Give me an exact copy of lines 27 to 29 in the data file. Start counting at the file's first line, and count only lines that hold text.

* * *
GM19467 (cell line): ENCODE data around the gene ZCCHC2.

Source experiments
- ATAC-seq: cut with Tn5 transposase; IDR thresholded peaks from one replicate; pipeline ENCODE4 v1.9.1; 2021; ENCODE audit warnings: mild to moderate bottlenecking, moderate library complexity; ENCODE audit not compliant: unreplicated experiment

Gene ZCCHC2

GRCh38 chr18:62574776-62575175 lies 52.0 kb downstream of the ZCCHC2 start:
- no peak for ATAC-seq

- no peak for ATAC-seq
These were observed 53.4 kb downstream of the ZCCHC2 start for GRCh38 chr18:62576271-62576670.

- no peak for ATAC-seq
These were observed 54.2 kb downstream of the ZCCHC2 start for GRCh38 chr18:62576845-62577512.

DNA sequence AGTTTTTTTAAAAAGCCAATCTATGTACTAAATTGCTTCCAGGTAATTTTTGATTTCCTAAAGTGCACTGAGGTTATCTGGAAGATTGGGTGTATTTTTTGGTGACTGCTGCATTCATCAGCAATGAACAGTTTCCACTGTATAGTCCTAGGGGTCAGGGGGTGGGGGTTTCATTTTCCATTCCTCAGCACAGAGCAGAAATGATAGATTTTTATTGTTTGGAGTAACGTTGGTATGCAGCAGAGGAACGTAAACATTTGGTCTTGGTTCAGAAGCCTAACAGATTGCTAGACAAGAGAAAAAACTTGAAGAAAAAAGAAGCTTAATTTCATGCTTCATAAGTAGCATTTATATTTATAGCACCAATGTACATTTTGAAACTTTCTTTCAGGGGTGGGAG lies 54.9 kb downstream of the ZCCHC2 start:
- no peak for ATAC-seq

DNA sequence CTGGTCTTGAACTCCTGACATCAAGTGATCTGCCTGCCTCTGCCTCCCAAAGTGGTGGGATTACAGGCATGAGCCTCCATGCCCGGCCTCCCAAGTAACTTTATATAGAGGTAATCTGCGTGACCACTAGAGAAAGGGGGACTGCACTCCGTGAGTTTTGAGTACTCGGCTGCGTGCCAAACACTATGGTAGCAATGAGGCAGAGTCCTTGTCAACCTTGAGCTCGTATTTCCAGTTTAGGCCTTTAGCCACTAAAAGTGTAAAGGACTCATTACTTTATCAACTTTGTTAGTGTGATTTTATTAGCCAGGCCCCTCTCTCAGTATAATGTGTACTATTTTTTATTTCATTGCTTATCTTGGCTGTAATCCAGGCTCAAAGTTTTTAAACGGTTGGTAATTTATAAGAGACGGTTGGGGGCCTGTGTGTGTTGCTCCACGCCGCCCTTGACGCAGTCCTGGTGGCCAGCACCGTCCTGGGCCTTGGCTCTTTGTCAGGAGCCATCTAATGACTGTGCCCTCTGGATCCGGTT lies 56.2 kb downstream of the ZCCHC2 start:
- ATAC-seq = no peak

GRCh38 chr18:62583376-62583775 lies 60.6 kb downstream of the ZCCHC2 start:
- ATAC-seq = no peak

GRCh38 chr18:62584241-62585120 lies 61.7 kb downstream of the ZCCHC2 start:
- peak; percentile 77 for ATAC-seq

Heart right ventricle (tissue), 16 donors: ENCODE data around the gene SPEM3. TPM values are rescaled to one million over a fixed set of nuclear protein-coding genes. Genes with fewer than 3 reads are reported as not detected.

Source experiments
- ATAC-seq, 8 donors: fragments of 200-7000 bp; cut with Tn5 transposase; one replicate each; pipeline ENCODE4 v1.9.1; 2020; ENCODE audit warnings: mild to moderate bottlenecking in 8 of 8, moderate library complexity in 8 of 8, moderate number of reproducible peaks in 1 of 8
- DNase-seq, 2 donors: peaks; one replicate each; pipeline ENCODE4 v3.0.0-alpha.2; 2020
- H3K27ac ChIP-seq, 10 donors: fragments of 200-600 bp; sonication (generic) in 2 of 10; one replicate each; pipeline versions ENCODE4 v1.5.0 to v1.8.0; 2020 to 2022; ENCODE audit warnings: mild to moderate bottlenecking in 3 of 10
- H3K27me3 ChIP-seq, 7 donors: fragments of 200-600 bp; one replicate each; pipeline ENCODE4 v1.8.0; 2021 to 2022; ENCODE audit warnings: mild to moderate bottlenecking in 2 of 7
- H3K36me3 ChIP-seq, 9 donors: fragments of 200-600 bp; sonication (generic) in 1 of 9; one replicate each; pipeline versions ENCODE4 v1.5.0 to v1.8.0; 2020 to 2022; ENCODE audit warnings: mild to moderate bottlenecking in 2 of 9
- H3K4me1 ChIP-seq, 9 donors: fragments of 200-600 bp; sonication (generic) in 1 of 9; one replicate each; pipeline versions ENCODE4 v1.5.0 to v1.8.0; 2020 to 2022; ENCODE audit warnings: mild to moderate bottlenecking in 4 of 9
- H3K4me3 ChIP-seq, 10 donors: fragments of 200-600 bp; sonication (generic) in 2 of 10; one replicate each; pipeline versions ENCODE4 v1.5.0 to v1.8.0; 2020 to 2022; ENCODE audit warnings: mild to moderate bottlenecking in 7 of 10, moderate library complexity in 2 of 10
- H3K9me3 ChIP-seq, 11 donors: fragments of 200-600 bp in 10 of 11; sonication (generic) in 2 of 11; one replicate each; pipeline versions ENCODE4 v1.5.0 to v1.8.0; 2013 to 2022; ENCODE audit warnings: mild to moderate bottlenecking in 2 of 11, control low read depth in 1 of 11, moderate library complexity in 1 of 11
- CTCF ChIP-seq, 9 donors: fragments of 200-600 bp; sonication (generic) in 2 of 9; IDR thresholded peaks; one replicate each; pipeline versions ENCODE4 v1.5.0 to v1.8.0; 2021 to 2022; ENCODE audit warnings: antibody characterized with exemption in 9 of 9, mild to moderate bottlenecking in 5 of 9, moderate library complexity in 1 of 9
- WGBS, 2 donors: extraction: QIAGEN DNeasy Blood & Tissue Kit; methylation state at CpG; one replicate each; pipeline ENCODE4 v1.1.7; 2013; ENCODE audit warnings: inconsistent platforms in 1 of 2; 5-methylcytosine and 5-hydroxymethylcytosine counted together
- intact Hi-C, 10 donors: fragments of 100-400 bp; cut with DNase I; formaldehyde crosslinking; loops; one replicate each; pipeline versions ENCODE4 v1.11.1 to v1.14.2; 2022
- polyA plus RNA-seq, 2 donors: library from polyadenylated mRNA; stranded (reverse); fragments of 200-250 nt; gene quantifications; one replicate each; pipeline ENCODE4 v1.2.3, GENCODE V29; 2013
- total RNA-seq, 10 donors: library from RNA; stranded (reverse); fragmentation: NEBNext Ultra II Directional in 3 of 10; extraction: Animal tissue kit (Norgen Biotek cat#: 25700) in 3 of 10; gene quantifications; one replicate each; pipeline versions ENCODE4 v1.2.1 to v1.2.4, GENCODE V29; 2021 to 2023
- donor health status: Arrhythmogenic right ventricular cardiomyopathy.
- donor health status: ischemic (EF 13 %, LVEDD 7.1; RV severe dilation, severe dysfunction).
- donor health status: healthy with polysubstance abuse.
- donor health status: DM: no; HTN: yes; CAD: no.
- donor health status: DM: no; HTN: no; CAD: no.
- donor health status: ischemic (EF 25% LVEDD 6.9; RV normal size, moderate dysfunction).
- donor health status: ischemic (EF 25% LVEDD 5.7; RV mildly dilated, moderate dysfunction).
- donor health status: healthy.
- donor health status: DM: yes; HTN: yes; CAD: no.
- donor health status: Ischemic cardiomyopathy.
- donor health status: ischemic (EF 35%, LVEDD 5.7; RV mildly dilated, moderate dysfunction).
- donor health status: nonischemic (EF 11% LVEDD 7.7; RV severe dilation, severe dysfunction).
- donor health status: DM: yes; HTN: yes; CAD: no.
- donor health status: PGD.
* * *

- H3K4me3 ChIP-seq, 10 donors: fragments of 200-600 bp; sonication (generic) in 2 of 10; one replicate each; pipeline versions ENCODE4 v1.5.0 to v1.8.0; 2020 to 2022; ENCODE audit warnings: mild to moderate bottlenecking in 7 of 10, moderate library complexity in 2 of 10
- H3K9me3 ChIP-seq, 11 donors: fragments of 200-600 bp in 10 of 11; sonication (generic) in 2 of 11; one replicate each; pipeline versions ENCODE4 v1.5.0 to v1.8.0; 2013 to 2022; ENCODE audit warnings: mild to moderate bottlenecking in 2 of 11, control low read depth in 1 of 11, moderate library complexity in 1 of 11
- CTCF ChIP-seq, 9 donors: fragments of 200-600 bp; sonication (generic) in 2 of 9; IDR thresholded peaks; one replicate each; pipeline versions ENCODE4 v1.5.0 to v1.8.0; 2021 to 2022; ENCODE audit warnings: antibody characterized with exemption in 9 of 9, mild to moderate bottlenecking in 5 of 9, moderate library complexity in 1 of 9